From the Warehouse: Gene Weingarten on the Peekaboo Paradox
Every once in a while I come across a group of words that make me a better writer. I store these poems, articles, links, and quotes in a file under the nebulous Area 51-ish name "The Warehouse".
I don't remember when I filed "The Peekaboo Paradox" by Gene Weingarten, but it originally appeared in the Washington Post on Sunday, January 22, 2006.
The Great Zucchini arrived early, as he is apt to do, and began to make demands, as is his custom. He was too warm, so he wanted the thermostat adjusted. It was. He declared the basement family room adequate for his needs, but there was a problem with the room next door. Something had to be done about it.
The room next door was emblematic of the extraordinary life and times of the Great Zucchini, Washington's No. 1 preschool entertainer. The homeowners, Allison and Donald Cox Jr., are in their late thirties, with two young children -- Lauren, who is 5, and Donald III, who goes by Trey, and whose third birthday was being celebrated that day.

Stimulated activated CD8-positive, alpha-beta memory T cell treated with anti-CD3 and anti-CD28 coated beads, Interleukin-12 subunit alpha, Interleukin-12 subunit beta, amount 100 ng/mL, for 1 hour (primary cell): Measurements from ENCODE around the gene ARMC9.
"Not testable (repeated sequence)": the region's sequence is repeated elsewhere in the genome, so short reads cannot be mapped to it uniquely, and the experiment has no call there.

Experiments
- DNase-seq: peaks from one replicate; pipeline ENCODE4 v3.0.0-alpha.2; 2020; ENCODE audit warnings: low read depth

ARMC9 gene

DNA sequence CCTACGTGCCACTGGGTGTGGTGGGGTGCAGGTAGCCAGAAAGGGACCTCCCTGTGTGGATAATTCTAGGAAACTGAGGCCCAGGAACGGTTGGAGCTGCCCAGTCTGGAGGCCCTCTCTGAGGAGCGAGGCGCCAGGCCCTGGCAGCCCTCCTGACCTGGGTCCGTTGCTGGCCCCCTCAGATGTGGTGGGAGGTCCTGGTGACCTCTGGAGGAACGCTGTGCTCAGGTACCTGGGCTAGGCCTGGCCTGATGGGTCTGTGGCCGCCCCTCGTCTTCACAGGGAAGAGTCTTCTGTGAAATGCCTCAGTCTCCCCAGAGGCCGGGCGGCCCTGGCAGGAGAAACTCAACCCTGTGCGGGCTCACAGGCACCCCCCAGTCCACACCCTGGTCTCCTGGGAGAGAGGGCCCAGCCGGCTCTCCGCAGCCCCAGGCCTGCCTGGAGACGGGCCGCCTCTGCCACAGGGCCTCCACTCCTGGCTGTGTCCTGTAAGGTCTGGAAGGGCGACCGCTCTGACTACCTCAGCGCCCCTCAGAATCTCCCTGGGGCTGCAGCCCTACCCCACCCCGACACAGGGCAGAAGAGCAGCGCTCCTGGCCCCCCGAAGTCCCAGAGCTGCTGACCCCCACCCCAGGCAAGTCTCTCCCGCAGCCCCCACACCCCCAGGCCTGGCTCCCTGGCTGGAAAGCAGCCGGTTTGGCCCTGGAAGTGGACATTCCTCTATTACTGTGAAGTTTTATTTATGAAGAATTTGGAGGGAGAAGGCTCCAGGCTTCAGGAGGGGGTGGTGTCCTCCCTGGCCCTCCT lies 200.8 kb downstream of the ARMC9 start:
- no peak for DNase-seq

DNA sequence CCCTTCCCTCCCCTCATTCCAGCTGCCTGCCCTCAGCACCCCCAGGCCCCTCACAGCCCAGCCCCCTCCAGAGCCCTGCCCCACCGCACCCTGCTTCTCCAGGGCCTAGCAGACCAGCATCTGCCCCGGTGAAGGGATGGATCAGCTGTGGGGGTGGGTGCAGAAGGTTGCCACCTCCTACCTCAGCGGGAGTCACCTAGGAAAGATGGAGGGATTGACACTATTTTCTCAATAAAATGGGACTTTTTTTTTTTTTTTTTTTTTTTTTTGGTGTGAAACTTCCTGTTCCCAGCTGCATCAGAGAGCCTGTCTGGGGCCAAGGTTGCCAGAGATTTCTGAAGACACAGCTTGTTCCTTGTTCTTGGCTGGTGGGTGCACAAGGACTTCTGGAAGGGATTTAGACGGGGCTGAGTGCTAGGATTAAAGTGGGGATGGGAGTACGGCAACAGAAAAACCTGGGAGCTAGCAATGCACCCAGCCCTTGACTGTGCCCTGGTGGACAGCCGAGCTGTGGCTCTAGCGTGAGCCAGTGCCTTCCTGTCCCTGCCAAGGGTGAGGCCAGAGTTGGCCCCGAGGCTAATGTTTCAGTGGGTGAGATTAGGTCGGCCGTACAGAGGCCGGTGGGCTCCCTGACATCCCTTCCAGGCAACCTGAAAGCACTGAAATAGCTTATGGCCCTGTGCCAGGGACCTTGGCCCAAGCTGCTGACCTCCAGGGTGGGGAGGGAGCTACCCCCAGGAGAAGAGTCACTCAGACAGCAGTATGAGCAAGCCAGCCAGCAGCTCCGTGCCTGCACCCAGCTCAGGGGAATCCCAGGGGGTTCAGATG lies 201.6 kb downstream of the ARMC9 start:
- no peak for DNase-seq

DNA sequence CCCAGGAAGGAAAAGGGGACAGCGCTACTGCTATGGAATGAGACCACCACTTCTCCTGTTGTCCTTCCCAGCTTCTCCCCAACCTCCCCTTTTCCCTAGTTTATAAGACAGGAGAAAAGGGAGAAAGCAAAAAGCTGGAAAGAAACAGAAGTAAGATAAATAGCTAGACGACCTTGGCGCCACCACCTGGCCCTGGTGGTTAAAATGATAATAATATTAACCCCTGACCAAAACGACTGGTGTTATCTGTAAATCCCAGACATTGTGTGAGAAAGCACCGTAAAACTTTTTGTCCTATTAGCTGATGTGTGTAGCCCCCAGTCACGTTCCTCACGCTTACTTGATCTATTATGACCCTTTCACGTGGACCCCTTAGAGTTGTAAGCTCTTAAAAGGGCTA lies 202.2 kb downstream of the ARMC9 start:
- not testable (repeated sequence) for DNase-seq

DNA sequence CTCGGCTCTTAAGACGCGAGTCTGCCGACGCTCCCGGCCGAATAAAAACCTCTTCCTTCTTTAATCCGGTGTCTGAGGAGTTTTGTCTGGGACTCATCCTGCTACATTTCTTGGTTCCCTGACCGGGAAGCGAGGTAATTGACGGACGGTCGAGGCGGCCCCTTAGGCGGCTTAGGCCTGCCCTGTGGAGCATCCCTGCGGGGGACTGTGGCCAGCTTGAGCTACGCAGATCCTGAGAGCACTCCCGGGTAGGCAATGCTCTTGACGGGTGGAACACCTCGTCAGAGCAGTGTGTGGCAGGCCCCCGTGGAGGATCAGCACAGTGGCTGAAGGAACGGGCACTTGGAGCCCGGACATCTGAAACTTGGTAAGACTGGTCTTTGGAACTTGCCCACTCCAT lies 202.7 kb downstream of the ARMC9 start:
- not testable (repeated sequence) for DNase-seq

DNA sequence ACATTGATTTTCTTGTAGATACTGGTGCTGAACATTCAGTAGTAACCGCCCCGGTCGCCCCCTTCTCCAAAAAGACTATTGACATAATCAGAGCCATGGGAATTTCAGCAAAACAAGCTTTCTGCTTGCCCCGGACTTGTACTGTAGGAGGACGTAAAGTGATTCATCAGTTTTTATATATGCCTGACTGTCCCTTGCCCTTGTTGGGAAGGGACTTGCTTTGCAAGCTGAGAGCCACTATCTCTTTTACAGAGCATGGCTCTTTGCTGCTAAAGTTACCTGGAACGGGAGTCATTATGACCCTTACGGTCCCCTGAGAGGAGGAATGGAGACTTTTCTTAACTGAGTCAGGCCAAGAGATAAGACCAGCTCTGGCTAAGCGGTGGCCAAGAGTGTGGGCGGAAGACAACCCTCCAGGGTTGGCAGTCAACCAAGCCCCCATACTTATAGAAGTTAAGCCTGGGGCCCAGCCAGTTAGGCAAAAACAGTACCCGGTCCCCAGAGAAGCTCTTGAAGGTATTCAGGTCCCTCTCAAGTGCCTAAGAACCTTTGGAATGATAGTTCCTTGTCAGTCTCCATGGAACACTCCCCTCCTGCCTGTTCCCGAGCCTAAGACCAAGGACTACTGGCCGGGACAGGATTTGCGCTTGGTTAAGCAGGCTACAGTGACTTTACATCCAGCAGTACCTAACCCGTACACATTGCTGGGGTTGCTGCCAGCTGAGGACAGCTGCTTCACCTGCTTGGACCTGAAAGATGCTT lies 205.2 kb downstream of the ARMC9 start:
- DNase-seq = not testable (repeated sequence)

Key point: Do not stop reading after the first page. You will think that you know what this story is about. You don't. Trust me.
For more from Gene Weingarten: Below the Beltway. No matter how you feel about his politics, reading his writing is an education in putting words together.
And on the subject of good art...
You have to visit Alex Itin's extraordinary website at The Future of the Book. (And visit his blog "on which my brain is displayed.")
I am the son of an abstract painter and graphic designer from Basel, Switzerland and an actress/fiber artist teacher from Long Island. I have always felt that I have one foot in the old world and one in the new. In some very real way my work and life have been an attempt to make a synthesis of the dialectic that is my parents both as people and artists.
Illustration above is "Peekaboo" by Alex Itin.